“For I determined not to know anything among you except Jesus Christ and Him crucified.” (1 Corinthians 2:2)
“But God forbid that I should boast except in the cross of our Lord Jesus Christ, by whom the world has been crucified to me, and I to the world” (Galatians 6:14)
“Knowing this, that our old man was crucified with Him, that the body of sin might be done away with, that we should no longer be slaves of sin.” (Romans 6:4)
“For Christ also suffered once for sins, the just for the unjust, that He might bring us to God, being put to death in the flesh but made alive by the Spirit.” (1 Peter 3:18)
If we are believing and preaching the same gospel that the apostle Paul believed in and preached, it stands to reason that we should have today a similar emphasis on the message of the cross of Christ. The message of the cross is so foundational and so important that Paul said he resolved to know nothing among the Corinthians except Jesus Christ and Him crucified.
There is a danger in charismatic and full gospel circles of coming to regard the message of the cross as being rather “old-hat”. There has been a tendency to look for teaching that is more novel, more tantalising, more intriguing. Many churches seem to major now on preaching lifestyle principles, and various kinds of motivational messages to inspire to achieve greater levels of “success” that the world can understand and admire. Indeed we can teach all kinds of stuff – spiritual gifts, spiritual warfare, financial prosperity and so many other things – but if these things are somehow divorced from the cross of Christ, they will inevitable contain seeds of self-destruction, whatever value they offer in the meantime. Which preachers today can say with Paul, “I resolved to know nothing among you except Jesus Christ and Him Crucified”? The truth is, unless you know Jesus Crucified, you’ll never TRULY know Him in the power of His resurrection either. And if you don’t preach (communicate) the cross, people will not get the true message of salvation through your lips.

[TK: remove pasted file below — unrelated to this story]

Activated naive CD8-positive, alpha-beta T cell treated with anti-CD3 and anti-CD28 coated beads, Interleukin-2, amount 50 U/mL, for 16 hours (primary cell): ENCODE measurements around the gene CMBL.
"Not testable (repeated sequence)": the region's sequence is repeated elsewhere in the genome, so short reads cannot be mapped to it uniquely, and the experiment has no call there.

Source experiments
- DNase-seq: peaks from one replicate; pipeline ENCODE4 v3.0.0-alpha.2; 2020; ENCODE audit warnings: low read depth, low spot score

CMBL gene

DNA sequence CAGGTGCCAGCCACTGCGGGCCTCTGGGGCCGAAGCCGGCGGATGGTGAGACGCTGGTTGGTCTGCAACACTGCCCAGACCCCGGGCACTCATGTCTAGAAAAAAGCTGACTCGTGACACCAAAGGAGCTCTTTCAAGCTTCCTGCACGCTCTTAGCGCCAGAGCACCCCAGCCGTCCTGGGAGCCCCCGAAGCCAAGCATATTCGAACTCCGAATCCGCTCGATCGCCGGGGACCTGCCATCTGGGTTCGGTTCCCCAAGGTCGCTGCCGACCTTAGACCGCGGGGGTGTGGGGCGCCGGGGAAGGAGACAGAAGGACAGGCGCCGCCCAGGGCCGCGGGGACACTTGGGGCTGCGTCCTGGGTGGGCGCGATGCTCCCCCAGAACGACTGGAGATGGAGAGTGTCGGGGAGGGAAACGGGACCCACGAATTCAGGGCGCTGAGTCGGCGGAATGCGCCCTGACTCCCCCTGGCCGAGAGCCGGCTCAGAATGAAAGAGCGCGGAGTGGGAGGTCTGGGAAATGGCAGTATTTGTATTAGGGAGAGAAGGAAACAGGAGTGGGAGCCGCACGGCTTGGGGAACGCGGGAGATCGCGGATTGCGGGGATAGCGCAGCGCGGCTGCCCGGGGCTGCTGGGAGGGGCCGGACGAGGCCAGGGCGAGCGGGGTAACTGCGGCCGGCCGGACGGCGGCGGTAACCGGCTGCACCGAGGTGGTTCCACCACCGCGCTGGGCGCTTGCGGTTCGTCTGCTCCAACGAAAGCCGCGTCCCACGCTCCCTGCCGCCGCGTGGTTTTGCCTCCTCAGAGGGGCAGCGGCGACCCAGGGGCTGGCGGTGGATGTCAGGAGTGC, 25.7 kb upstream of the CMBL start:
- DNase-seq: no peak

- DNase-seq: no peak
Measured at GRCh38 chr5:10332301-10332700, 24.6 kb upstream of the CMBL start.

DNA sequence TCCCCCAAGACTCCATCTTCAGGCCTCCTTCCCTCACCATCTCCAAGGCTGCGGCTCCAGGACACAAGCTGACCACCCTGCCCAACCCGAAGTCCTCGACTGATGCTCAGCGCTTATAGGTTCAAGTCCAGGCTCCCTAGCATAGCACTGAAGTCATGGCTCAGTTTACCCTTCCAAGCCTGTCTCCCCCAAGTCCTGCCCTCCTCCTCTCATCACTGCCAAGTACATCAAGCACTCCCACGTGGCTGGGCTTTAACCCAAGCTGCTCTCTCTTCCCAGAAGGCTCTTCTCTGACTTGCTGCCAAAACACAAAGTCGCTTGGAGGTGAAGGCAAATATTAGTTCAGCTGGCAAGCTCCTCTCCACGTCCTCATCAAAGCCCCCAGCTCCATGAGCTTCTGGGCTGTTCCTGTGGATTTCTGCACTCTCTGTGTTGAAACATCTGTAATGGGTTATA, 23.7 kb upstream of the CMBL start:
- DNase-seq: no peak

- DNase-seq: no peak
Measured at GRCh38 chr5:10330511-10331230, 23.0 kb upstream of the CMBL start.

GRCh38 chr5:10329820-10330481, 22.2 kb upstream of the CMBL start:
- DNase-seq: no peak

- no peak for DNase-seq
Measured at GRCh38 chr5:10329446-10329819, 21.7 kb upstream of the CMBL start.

The message of the cross is at the heart of all true gospel preaching. One part of the message has to do with the sacrifice of an innocent Lamb. Let me illustrate:
Have you ever seen in real life a little lamb? I was surprised one day many years ago, while living in Greenacre, a suburb of Sydney, to see one out in a park one day. They are such cute and innocent creatures. They are so trusting and placid. Their white wool speaks of innocence. Little lambs do not attack other animals, they quitely eat grass. I would hate to think of driving a knife into the flesh of that cute and innocent creature.
But in the times before the coming of Christ, if a man sinned against the Lord, it was not enough to just say “Sorry” to God. No, the law stated that there had to be a sacrifice offered. There were various kinds of sacrifices, amongst which was the sacrifice of a lamb. Your sin would actually cause the death of that innocent little white lamb.
Lev 4:35 And he shall take away all the fat thereof, as the fat of the lamb is taken away from the sacrifice of the peace offerings; and the priest shall burn them upon the altar, according to the offerings made by fire unto the LORD: and the priest shall make an atonement for his sin that he hath committed, and it shall be forgiven him.
When a lamb is slaughtered, it does not put up a fight. It goes to death quietly, without complaining. As the cruel knife goes in, and the lamb’s blood is shed, it is intended to be a reminder of the horrible consequences as rebelling against God. We are living now on a rebel planet. Most people today don’t want the living God in their lives, they don’t want His laws! We need to know how God feels about it. It grieves God. At one time it grieved God so much he decided to wipe out the entire population of the earth, except for one family consisting of 8 people. It also grieves God when we sin as Christians. How can we be free from the guilt and the power of sin?
God intended for that image of the sacrifice of a little lamb to be in our minds, to show us the price of sin. Its not just that the lamb would have been worth money to you. That lamb was innocent! What did it do to deserve to die? Why should it die because of your sin? Lambs, when they are slaughtered, do not protest. Why should the sins we commit be transmitted to an innocent lamb?
Yet this is exactly what has happened for us. Jesus was the Lamb of God, slain for our sins. John the Baptist, the greatest man of God until the time of Christ, cried out concerning Jesus, “Behold the Lamb of God, that takes away the sins of the world”.